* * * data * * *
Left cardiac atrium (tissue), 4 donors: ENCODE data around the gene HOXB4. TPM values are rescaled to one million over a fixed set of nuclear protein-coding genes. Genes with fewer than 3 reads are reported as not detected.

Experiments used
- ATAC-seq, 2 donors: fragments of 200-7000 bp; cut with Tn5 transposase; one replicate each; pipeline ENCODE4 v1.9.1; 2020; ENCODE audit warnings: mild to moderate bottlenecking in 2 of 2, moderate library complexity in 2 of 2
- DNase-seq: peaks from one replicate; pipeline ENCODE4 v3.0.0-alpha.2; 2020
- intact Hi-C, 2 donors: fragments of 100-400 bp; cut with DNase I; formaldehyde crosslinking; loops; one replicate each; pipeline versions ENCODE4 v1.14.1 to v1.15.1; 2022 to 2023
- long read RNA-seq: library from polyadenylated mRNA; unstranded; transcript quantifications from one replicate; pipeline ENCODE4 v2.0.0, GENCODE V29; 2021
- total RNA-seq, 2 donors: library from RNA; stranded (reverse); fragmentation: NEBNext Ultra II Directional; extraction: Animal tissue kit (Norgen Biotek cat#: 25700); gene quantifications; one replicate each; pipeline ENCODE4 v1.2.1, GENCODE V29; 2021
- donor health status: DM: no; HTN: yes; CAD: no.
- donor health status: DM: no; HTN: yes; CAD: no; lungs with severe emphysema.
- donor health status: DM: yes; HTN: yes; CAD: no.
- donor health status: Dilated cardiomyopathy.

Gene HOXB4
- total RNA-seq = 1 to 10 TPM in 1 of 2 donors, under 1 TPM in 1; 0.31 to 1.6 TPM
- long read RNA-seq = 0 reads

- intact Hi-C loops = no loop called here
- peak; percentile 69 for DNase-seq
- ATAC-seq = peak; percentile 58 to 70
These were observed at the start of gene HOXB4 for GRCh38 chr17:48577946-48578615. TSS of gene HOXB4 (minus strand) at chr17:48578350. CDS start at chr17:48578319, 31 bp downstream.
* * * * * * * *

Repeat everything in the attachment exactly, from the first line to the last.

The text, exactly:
Left cardiac atrium (tissue), 4 donors: ENCODE data around the gene HOXB4. TPM values are rescaled to one million over a fixed set of nuclear protein-coding genes. Genes with fewer than 3 reads are reported as not detected.

Experiments used
- ATAC-seq, 2 donors: fragments of 200-7000 bp; cut with Tn5 transposase; one replicate each; pipeline ENCODE4 v1.9.1; 2020; ENCODE audit warnings: mild to moderate bottlenecking in 2 of 2, moderate library complexity in 2 of 2
- DNase-seq: peaks from one replicate; pipeline ENCODE4 v3.0.0-alpha.2; 2020
- intact Hi-C, 2 donors: fragments of 100-400 bp; cut with DNase I; formaldehyde crosslinking; loops; one replicate each; pipeline versions ENCODE4 v1.14.1 to v1.15.1; 2022 to 2023
- long read RNA-seq: library from polyadenylated mRNA; unstranded; transcript quantifications from one replicate; pipeline ENCODE4 v2.0.0, GENCODE V29; 2021
- total RNA-seq, 2 donors: library from RNA; stranded (reverse); fragmentation: NEBNext Ultra II Directional; extraction: Animal tissue kit (Norgen Biotek cat#: 25700); gene quantifications; one replicate each; pipeline ENCODE4 v1.2.1, GENCODE V29; 2021
- donor health status: DM: no; HTN: yes; CAD: no.
- donor health status: DM: no; HTN: yes; CAD: no; lungs with severe emphysema.
- donor health status: DM: yes; HTN: yes; CAD: no.
- donor health status: Dilated cardiomyopathy.

Gene HOXB4
- total RNA-seq = 1 to 10 TPM in 1 of 2 donors, under 1 TPM in 1; 0.31 to 1.6 TPM
- long read RNA-seq = 0 reads

- intact Hi-C loops = no loop called here
- peak; percentile 69 for DNase-seq
- ATAC-seq = peak; percentile 58 to 70
These were observed at the start of gene HOXB4 for GRCh38 chr17:48577946-48578615. TSS of gene HOXB4 (minus strand) at chr17:48578350. CDS start at chr17:48578319, 31 bp downstream.